For Vincentian Academy boys basketball coach George Yokitis, the most gratifying aspect of a season that has vaulted the Royals to the No. 4 spot in the statewide Class A rankings and a 13-0 record has been his team’s work ethic.
Following Saturday’s heart-stopping, 95-92 Section 2-A victory against Cardinal Wuerl North Catholic before a standing-room crowd at Avonworth High School and a 115-88 decision against Sewickley Academy Tuesday, the Royals’ scoring average lifted to 94.8 points per game, while the Royals are surrendering 67.2 points per contest.
High school basketball games are 32 minutes in length, divided in four eight-minute quarters. If taken to the level of a college game, which has a length of 40 minutes over two 20-minute halves, the Royals’ average is equivalent to 118 points a game. If the NBA length of 48 minutes were in place, Vincentian would be equal to an average of 142.2 points a game.
While those are lofty — and impressive — levels, they mean little to Yokitis, the sixth-year coach who has led the Royals to two WPIAL Class A titles in the past three seasons.
“The kids are playing so hard and with confidence,” he said. “The second thing I’m pleased with is so many kids are playing and contributing like they did [in a 101-57 victory against Quigley Catholic]. Most of our starters played for less than half the game.
“As a coach, you are proud the other kids are working so hard and showing their parents and grandparents that they are good [players], too.”
The Royals (13-0, 4-0) routed Sewickley Academy at the Royals’ tiny on-campus gym on Tuesday night. That gives the Royals the Section 2-A lead.
A key factor in the Royals’ success has been their frenetic style that has become known as “organized chaos.” Only two teams have stayed within double-digits of the Royals this season. One was Butler Area, a Class AAAA program, in a 91-85 Vincentian victory on Dec. 7.
The other was North Catholic this past Saturday night. That game featured three second-half ties and wasn’t decided until Ryan Wolf’s two free throws with six seconds left set the final score. Those two free throws were the fifth and sixth free throws he converted in the game’s final 76 seconds.
The two teams meet again Jan. 28 on Troy Hill at North Catholic’s Graham Court.
“You have to play hard every night and in every moment,” said a relieved Yokitis following the victory against the Trojans. “Give [North Catholic] credit. They wanted this game, and they had that look in their eyes. They were all over the floor, and we were, too. That’s about as hard as a team has ever played against us.”
Wolf’s contributions against the Trojans, in which he led all scorers with 28 points, was a sharp contrast to the 10 points he scored against Quigley Catholic in a 101-57 Royals’ rout last Friday night. Because the Royals held a 59-31 advantage at halftime against the Spartans, Wolf didn’t see the floor in the second half.
One similarity, though, was the Royals’ scoring balance. Against Quigley, five players reached double figures. Against North Catholic, four players reached double figures. That doesn’t surprise Yokitis.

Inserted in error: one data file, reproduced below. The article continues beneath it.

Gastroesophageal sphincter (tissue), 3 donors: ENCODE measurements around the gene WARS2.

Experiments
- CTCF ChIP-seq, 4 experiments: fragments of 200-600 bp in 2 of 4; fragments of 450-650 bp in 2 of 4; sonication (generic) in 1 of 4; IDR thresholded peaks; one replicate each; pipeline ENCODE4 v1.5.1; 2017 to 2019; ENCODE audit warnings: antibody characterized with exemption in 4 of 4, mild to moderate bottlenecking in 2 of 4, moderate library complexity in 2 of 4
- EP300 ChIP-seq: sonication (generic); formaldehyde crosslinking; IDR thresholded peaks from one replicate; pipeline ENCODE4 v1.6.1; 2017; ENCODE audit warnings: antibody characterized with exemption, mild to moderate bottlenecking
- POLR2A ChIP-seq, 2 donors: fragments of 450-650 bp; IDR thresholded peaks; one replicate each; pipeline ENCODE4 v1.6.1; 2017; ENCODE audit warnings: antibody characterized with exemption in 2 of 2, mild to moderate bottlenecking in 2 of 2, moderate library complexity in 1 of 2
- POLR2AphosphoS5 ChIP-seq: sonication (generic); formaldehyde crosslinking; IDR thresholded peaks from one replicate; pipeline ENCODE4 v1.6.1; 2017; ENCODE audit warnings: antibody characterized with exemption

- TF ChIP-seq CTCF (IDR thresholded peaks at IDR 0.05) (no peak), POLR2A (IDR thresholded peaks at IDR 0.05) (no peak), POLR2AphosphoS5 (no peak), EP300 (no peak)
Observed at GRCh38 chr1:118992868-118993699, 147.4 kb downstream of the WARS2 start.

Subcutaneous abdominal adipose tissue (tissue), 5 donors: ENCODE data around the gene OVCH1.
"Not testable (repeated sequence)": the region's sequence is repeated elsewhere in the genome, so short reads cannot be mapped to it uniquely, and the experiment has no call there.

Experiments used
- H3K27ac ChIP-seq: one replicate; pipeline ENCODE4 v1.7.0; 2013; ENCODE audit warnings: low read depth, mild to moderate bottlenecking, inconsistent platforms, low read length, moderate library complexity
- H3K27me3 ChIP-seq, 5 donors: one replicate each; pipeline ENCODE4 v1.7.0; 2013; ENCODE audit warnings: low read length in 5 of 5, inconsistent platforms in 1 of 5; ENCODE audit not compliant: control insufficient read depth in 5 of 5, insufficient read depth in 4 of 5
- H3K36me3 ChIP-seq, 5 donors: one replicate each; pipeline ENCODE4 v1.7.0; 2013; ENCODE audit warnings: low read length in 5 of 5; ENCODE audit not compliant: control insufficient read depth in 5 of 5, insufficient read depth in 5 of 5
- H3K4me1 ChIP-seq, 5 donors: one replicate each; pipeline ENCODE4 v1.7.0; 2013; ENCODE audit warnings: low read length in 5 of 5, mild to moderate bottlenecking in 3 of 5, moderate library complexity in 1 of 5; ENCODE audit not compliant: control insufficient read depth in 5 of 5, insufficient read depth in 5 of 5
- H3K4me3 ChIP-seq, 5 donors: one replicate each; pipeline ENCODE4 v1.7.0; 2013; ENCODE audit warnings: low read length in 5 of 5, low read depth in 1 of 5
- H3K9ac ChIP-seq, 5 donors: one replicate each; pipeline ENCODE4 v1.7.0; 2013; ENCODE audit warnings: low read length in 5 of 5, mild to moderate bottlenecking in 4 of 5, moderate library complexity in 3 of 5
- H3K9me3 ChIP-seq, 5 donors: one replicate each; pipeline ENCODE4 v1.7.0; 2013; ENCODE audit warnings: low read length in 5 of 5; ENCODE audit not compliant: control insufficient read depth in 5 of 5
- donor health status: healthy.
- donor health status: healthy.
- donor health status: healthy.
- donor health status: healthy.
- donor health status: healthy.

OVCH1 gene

“We’ve had great balance,” he said. “The kids share the ball. It so happens Wolf is an exceptional scorer, but he’s happy to share the ball, too. They are an enjoyable bunch to watch because they don’t care who scores. They have one goal: try to win the game.”
Yokitis adopted his offensive approach and the trapping defense from a video produced by University of Louisville coach Rick Pitino about 30 years ago.
“[Pitino] said it’s exciting to watch, and it’s exciting to play,” Yokitis said. “You can play a lot of players because even your star players get tired. And he said it can be successful.
“We play like that every night, and our opponents only play like this once. All of that contributes to good team morale. That’s important. All of the kids get a chance [to play].”
Wolf, a Hampton resident, likes his team’s offensive approach.
“Everybody who practices gets to play a lot,” said the 5-9 junior guard who is averaging 26 points per game. “We play so hard and so fast in the games that we [use] a lot of guys off the bench. Everybody knows how to play so we just keep running guys in there and playing our same game even when our starters come out.”
Players who begin at Vincentian as freshmen are used to the Royals’ up-tempo pace. But when a player such as Bradford Woods resident Nate Elias comes to the program after spending two years at Eden Christian Academy, the shock is significant.
“At Eden, we played at a much slower tempo and didn’t press a lot,” said Elias, a 5-10 junior guard who mostly plays in junior varsity games but saw a significant amount of playing time against Quigley. “We played a lot of half-court traps, half-court man and half-court zones [at Eden Christian].
“When I got here, I found myself so out of shape. I thought I was in good shape, but when I got here we started running all of those traps — I was winded 30 seconds into a game. It was definitely a big adjustment and I’m starting to get the hang of it now.”